Would Your B2B Brand By Any Other Name Be Better Off?

A prospective B2B client is considering a name change for their business. There are many factors to consider, and I was asked by the CMO to share any immediate ideas I had on the subject.

I was happy to comply and thought I’’d share my thoughts with you too. Some of these ideas apply as much to a new product name or business unit branding as they do to a company name.

a roseWhat’’s In A Name?

One of the most distinctive elements of your brand is your name. It is only part of your story but it may be the most important. Regardless of what we’re taught, people do judge books by their covers and a company by their name.

When does it make sense to change names?

Changing your company’’s name makes sense if your business has outgrown its original business model.

Does your current name help position you in the marketplace? Does it convey the culture of your company? Does it convey leadership and innovation in your industry? If the answer to any of these three questions is no, a name change may be a good idea.

How well does your name stand out?

In today’’s marketplace, with solutions for any business need just a click away, how you distinguish your brand online is a critical factor in the ongoing success of your business. Focus as much on making it easy for your customers and prospects to find you, as you do on finding them.

The name of your company is your ultimate keyword. If it is too easily confused with other businesses, either in your industry or not, you have a disadvantage a name change could address.

Do you have new things to say to your customers and prospects?

A name change can be a catalyst for introducing a more dynamic business model. If it’’s done with your marketplace in mind and not simply for the novelty factor, a new name can help your customers and prospects see your business in a new light.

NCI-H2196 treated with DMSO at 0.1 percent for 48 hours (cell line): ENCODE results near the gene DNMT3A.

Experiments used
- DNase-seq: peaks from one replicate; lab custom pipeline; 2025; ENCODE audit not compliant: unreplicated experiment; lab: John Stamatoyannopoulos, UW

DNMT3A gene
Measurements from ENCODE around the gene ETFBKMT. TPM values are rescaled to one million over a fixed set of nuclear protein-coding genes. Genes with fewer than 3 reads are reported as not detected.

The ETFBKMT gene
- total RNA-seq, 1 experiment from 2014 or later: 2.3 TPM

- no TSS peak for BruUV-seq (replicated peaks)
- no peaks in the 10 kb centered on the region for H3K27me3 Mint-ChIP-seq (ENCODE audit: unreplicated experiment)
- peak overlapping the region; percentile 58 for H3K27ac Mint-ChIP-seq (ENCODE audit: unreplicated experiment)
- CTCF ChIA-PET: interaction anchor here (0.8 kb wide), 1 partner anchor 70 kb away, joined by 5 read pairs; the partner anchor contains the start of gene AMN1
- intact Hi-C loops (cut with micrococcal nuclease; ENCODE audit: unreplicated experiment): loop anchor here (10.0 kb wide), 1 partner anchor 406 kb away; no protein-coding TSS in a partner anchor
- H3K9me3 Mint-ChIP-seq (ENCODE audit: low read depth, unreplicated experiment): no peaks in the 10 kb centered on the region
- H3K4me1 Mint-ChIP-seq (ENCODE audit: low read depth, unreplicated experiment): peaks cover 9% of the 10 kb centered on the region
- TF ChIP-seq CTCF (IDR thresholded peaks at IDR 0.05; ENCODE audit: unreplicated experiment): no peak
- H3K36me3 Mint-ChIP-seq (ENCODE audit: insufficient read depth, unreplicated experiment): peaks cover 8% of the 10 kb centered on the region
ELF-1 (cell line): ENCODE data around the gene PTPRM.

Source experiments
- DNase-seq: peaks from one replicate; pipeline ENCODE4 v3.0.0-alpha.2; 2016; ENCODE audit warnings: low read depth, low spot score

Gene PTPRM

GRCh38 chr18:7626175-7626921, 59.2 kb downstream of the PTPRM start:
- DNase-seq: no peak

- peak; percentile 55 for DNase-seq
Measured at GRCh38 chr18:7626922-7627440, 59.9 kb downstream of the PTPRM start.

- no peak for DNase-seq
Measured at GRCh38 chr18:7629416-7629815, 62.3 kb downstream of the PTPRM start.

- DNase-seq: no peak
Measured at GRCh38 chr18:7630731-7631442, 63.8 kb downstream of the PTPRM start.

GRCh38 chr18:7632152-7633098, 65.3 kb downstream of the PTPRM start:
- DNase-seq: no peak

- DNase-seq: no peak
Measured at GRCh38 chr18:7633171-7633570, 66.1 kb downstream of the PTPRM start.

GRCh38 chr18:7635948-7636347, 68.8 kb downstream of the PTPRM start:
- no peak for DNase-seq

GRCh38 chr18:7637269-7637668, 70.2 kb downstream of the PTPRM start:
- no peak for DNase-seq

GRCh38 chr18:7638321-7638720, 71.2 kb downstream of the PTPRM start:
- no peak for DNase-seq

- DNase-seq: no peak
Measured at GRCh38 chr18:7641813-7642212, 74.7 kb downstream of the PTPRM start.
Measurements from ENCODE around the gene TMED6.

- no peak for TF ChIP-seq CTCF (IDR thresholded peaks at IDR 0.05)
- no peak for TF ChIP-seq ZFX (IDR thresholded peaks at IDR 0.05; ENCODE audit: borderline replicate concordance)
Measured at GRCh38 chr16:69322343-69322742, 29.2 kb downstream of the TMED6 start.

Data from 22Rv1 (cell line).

Your brand name should mirror the primary focus of your business’ activity. Consider a new name if what you do has changed substantially so that a new name would better reflect that activity.

Some examples of successful name changes:

Galvin Manufacturing Xerox
Relational Software Oracle
Arthur Andersen Accenture
VauleJet Airlines Airtran
Philip Morris Altria
Quantum Computer Services
America Online
KPMG Consulting Bearing Point
BackRub Google
TMP Worldwide&nbsp Monster Worldwide
Telecom Telstra

Can the current name be confused with other businesses?

If a google search for your company name yields many results that create potential confusion, then you are working with a disadvantage. And it may get worse before it gets better depending on how well you have your website (and URL) positioned at the center of your marketing efforts. This problem extends into social media as well. If you do not have a strategy to support your brand name and positioning with compelling content that tells your story and sets you apart from others with similar names, then you can be lost in a sea of confusion.

Prior to responding to my prospect’s request, I came across this article by Dave Smith from Inc. Magazine. Dave points out five secret ingredients of a great company name: Five Characteristics of Great Company Names

1) Does It Stick?

2) Short Is Sweet

3) Be Functional

4) Tell A Story

5) Invent A New Language

 

What does your company’s name say about you?

I’’d like to hear your thoughts on this. Thanks!